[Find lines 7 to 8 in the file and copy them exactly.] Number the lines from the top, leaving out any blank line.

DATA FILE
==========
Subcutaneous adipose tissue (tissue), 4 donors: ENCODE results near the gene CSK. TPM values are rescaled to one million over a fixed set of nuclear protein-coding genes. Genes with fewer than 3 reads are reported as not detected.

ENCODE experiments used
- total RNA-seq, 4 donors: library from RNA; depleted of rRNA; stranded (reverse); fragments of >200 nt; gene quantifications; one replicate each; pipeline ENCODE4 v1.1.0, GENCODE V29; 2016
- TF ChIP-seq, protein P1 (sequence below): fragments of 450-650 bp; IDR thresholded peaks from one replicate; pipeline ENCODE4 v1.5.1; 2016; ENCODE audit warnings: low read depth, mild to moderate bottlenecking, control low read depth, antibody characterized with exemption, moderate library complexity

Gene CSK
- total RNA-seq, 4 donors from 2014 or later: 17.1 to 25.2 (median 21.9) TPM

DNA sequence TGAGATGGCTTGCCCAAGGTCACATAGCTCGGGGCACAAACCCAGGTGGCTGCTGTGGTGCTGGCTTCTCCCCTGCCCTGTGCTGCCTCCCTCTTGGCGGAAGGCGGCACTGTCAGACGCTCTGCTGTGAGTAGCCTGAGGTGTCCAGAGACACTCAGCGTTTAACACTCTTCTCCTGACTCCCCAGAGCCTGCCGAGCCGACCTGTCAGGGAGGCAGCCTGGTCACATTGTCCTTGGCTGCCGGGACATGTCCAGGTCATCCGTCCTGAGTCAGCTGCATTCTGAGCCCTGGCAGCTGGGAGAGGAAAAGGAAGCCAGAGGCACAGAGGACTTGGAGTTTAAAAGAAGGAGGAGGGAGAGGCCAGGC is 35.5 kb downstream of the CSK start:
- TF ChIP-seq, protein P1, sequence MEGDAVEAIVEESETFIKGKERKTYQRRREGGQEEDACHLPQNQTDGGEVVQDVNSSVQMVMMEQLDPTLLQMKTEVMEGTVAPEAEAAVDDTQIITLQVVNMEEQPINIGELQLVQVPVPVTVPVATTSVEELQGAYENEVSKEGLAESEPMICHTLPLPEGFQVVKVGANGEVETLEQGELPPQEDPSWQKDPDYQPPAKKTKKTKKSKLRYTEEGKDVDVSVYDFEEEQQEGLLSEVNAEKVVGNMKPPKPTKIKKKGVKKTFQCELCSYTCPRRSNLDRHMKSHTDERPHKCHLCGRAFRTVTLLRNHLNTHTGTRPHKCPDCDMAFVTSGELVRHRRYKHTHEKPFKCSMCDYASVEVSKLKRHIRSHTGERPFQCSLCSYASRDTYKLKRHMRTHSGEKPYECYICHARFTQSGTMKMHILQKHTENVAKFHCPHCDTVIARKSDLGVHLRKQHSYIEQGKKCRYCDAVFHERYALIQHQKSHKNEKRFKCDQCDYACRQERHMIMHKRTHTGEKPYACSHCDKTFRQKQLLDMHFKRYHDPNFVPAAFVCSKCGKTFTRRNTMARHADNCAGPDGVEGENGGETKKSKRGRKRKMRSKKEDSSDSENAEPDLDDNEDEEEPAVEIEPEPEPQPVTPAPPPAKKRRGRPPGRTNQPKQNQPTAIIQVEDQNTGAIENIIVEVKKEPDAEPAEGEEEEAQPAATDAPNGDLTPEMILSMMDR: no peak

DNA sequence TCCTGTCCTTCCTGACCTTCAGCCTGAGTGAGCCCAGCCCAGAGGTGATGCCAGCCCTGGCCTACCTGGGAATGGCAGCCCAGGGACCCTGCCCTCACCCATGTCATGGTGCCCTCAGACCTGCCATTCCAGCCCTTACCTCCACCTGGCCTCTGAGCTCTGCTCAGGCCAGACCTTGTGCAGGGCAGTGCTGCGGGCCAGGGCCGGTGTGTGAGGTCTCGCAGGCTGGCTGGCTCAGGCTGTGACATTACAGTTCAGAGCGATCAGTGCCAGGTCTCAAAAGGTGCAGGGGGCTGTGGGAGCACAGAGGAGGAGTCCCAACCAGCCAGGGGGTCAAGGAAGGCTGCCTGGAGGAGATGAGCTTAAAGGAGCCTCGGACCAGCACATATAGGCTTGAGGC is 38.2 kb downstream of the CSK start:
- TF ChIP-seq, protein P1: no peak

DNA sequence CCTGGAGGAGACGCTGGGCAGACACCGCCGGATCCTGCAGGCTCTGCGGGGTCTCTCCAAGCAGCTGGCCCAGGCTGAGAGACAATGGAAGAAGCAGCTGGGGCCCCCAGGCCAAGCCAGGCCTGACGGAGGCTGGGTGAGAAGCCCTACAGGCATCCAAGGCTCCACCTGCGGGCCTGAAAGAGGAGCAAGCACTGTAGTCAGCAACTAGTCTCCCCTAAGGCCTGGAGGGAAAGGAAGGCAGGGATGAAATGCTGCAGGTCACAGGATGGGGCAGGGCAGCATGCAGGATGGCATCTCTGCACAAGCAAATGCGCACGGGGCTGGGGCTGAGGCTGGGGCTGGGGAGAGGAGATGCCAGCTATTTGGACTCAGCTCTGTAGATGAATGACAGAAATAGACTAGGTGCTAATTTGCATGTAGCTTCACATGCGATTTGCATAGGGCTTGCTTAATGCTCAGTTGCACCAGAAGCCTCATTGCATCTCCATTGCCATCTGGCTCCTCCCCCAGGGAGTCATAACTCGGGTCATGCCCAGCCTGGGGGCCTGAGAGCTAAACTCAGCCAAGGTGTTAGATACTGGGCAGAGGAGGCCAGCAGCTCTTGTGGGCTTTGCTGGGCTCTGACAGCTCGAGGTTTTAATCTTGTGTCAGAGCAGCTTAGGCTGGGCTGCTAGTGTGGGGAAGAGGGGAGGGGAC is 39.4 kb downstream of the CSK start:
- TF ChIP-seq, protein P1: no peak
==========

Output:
DNA sequence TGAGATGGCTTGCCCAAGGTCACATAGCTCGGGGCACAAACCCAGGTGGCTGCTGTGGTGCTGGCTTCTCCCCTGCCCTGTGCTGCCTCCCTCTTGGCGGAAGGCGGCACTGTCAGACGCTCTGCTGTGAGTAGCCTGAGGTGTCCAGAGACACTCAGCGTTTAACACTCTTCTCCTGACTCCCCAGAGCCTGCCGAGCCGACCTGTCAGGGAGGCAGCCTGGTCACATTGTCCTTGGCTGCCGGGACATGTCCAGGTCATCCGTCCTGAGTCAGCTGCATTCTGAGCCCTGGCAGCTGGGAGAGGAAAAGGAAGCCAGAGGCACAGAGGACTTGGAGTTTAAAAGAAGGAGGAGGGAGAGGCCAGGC is 35.5 kb downstream of the CSK start:
- TF ChIP-seq, protein P1, sequence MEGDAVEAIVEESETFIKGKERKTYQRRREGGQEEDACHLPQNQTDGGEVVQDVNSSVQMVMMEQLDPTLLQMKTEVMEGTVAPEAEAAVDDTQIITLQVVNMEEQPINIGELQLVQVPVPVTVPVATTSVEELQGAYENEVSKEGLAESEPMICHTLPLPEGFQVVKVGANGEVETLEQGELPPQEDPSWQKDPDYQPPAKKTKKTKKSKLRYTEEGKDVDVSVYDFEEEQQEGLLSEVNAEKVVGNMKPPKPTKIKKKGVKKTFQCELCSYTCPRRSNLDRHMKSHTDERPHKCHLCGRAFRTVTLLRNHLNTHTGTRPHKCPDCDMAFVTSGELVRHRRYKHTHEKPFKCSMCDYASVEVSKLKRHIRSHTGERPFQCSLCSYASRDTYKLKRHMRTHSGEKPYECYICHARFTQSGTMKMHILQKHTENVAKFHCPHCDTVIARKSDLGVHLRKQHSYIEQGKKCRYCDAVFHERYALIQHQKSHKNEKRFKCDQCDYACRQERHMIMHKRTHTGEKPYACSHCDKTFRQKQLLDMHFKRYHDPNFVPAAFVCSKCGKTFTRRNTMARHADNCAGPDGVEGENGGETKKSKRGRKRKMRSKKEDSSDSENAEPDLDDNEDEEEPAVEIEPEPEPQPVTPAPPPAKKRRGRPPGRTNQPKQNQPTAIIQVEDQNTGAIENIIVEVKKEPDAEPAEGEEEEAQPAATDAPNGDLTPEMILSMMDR: no peak